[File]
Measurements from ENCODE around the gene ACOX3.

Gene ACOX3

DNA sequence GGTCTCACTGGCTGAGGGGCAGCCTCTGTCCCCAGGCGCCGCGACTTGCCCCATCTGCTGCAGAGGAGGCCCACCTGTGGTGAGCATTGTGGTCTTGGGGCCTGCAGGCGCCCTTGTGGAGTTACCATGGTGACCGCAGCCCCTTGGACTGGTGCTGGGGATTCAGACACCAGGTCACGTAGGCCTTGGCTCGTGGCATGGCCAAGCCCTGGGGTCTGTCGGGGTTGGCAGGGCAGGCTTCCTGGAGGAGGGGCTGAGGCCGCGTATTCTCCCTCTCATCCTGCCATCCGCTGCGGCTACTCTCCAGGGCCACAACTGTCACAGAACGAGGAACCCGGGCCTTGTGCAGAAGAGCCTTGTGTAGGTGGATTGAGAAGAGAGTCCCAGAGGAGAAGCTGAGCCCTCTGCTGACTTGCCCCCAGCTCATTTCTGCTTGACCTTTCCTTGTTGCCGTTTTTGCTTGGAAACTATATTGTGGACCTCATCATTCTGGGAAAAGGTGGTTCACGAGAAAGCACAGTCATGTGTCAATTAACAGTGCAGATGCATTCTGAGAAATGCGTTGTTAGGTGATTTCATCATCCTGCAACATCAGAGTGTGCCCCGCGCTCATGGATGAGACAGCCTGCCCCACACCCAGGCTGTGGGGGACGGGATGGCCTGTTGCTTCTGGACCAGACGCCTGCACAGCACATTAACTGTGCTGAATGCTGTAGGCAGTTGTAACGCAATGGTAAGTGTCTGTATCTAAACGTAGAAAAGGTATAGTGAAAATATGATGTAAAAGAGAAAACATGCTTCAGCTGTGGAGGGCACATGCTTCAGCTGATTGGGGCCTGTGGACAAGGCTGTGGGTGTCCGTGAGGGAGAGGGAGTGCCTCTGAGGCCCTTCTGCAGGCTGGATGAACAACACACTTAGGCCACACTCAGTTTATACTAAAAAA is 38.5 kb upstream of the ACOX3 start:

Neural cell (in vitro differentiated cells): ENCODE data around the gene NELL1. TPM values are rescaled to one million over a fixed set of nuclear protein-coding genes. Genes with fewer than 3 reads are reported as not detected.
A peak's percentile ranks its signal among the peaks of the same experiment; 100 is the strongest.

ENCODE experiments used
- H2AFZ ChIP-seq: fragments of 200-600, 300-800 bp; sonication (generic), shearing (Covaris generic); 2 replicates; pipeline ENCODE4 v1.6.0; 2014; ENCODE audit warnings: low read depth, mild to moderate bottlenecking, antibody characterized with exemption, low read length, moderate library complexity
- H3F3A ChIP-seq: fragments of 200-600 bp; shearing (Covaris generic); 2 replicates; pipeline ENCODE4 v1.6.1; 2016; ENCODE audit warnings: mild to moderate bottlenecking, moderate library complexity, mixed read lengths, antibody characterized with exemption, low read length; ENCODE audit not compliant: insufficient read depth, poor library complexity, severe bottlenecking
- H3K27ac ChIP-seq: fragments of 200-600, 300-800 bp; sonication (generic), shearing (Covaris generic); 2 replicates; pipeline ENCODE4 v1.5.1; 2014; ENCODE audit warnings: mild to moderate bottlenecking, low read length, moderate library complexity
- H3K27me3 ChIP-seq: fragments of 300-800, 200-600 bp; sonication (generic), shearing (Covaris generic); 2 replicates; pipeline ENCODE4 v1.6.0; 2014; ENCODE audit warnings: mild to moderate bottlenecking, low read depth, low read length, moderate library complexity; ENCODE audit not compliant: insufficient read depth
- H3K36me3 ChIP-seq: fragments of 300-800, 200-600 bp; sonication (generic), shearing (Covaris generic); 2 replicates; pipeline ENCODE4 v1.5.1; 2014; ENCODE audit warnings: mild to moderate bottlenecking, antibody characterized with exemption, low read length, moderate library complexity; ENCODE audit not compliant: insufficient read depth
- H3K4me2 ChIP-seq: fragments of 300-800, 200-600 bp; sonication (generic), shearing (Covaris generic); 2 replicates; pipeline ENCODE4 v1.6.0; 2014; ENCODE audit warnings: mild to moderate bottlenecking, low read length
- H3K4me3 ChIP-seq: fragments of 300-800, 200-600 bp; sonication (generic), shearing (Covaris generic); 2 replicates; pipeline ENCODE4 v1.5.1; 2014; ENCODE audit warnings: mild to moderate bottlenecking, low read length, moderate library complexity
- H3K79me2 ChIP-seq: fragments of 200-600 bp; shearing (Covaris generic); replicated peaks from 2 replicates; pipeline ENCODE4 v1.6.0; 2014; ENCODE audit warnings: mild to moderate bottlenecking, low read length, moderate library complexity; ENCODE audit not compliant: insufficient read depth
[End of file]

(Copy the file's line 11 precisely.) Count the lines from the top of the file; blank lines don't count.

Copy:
- H3K36me3 ChIP-seq: fragments of 300-800, 200-600 bp; sonication (generic), shearing (Covaris generic); 2 replicates; pipeline ENCODE4 v1.5.1; 2014; ENCODE audit warnings: mild to moderate bottlenecking, antibody characterized with exemption, low read length, moderate library complexity; ENCODE audit not compliant: insufficient read depth